On any Sunday, wherever you are! Back then in Tokyo, two nearby U.S. military facilities, the Yokota Air Base in Fussa and the Johnson Air Base in Iruma, held racing events on Sundays, and among them the easiest to participate in were drag races. The rules were simple, and many Yoshimura-tuned CB72/77s have made their debut on the airstrips.

The Fuji Speedway opened in 1966 as an international-standard race track. In the beginning it was a 6 km course with a 1.7 km long main straight and a 30° bank. All of these features made it advantageous to the powerful machines and courageous riders such as Yoshimura’s. This photo depicts a view from Fuji’s grandstand. It faces both the main straight and the hairpin turn.

Looking back on 1962, Pop succeeded in bringing the 5th All-Japan Motorcycle Clubman Race to the Gannosu Air Station (the race was co-organized by Motorcycle Club Federation of All-Japan and Kyushu Timing Association). In 1963, the first Japanese Motorcycle Grand Prix took place at the newly opened Suzuka Circuit. The year 1964 brought the Suzuka 18 Hour, the first official motorcycle endurance race in Japan, in which Pop and his Kyushu team (with Yoshimura-tuned Honda CB’s) defeated the Honda R&D team.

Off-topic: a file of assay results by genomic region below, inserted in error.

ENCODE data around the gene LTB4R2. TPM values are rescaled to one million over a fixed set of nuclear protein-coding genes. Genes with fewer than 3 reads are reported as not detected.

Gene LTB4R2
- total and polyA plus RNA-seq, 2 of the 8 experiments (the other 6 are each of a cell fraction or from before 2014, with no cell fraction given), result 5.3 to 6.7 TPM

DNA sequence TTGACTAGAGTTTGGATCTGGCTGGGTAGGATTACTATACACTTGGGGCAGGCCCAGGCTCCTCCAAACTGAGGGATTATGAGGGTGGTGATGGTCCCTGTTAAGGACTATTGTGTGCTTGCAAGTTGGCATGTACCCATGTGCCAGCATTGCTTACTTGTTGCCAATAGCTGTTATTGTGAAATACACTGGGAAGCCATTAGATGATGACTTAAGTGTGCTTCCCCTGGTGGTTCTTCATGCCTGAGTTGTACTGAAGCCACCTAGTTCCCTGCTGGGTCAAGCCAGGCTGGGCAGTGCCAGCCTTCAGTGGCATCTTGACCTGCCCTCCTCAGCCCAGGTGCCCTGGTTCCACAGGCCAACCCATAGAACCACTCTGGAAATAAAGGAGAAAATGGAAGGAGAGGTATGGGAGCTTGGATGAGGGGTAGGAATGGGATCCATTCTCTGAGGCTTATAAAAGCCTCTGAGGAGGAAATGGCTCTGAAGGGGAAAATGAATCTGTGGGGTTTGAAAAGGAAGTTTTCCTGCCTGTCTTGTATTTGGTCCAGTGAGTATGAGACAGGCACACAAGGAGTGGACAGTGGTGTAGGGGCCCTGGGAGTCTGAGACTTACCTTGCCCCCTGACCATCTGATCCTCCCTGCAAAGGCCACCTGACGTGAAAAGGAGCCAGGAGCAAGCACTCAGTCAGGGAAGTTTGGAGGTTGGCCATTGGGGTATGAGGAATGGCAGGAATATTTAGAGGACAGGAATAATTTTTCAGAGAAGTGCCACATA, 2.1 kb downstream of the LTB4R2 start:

Then in 1965, the astonishing speed of the Yoshimura-tuned CB72’s in the Japanese Grand Prix Junior Class, ridden by Fukumi Kotake (who learned to race from Pop in Gannosu and then from Kenjiro Tanaka at the Honda-sponsored racing school) and Masahiro Wada (later became a Kawasaki factory rider), had caught the eye of Soichiro Honda. In shock, Mr. Honda himself ordered his engineers to test the Yoshimura CB. Considering it as an honor and an opportunity to contribute to technological development, Pop let his bike undergo series of tests at Honda’s Motorcycle R&D department in Wako.

Honda engineers were stunned by the amount of power it was producing. While the stock CB72 engine made 24 hp and the Honda R&D version made a little over 27 hp, the Yoshimura-tuned unit made more than 32 hp. Not everyone of the Honda engineers was comfortable with the achievement “some local bike shop” had obtained.